• With Typhoon Nepartak, China has experienced the worst flood since 1998.

With Typhoon Nepartak, China has experienced the worst flood since 1998. (Photo : Getty Images)

The southern part of Hunan Province has been devastated by monsoon rain this week. Photo and video footage show the effects of the bad weather.

In Hunan alone, over 27,000 people are already displaced. There were 1,826 houses destroyed in the southwestern and northwestern parts of the province.

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Particularly this year, the rains have already claimed 237 lives and incurred damages worth $22 billion. The Office of State Flood Control and Drought Relief Headquarters recently assessed the damage brought by the continuous rain.

Houses were submerged in at least 240 mm or more than 9 inches of flood in Guanshi City in Hubei Province. Firefighters evacuated hundreds of people.

In Jianxi Province, streets turned into rivers with waist-high water. Many drivers had to push their cars through the flood.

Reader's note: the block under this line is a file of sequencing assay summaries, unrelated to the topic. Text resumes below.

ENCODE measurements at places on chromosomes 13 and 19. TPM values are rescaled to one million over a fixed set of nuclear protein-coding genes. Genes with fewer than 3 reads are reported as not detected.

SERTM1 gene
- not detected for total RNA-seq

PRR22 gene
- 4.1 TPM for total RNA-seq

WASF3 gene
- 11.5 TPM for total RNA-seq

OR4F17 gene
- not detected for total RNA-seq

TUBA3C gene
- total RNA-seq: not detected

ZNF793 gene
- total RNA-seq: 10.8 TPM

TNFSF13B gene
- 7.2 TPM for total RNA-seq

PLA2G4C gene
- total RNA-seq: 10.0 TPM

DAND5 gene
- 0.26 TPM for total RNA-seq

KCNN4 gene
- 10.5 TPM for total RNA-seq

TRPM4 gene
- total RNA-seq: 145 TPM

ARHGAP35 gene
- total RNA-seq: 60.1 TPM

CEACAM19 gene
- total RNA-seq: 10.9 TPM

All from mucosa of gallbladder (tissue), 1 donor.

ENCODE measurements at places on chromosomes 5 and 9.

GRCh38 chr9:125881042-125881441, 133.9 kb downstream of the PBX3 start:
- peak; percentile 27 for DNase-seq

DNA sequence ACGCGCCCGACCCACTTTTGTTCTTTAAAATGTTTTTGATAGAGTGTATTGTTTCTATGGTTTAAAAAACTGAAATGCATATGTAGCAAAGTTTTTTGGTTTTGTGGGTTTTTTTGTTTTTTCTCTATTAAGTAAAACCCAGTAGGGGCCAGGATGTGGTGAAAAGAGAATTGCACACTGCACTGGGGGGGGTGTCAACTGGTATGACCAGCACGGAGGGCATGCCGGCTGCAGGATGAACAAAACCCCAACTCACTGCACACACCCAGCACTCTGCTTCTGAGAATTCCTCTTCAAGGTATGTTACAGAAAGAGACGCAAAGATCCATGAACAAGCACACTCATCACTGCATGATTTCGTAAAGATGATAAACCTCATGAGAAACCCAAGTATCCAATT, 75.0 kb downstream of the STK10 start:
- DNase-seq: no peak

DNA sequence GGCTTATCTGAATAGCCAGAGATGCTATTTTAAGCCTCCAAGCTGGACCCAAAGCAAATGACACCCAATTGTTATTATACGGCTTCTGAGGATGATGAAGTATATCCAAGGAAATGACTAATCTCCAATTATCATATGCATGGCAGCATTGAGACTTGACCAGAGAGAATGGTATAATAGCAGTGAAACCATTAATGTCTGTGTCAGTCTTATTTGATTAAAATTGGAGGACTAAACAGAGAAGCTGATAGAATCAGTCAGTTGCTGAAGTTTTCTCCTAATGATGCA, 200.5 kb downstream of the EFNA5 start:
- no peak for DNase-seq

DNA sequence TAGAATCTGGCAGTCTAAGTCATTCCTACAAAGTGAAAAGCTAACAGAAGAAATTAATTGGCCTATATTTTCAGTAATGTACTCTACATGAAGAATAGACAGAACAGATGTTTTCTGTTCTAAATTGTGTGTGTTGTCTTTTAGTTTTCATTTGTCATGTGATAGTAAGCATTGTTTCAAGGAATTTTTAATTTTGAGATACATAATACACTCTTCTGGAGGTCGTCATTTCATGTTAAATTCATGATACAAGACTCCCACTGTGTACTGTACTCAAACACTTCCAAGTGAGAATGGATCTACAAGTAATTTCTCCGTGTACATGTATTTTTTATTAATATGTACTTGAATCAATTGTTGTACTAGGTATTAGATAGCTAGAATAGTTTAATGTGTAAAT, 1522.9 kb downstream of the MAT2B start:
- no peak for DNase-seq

Meteorologists also predict more rain to pour in. Major riverbanks such as the Yangtze, Songhuajiang, Huaihe and Pearl have already busted.

The rate of flooding and rain this week is second to the 1998 disaster in China. There were damages amounting to $44 billion then.

Warnings were also issued in the southern provinces particularly in south Yangtze and Huaihe as rains are still expected to continue until Wednesday.

The non-stop rain is caused by the end of the El Nino phenomenon or the cooling of the Pacific Ocean. The change in the ocean's temperature is what affects the change in the global climate.

The El Nino phenomenon hit China in May and in the later part of June. The opposite of this is La Nina. The cycles of both extreme heat and extreme rain bring destructive changes in global temperatures.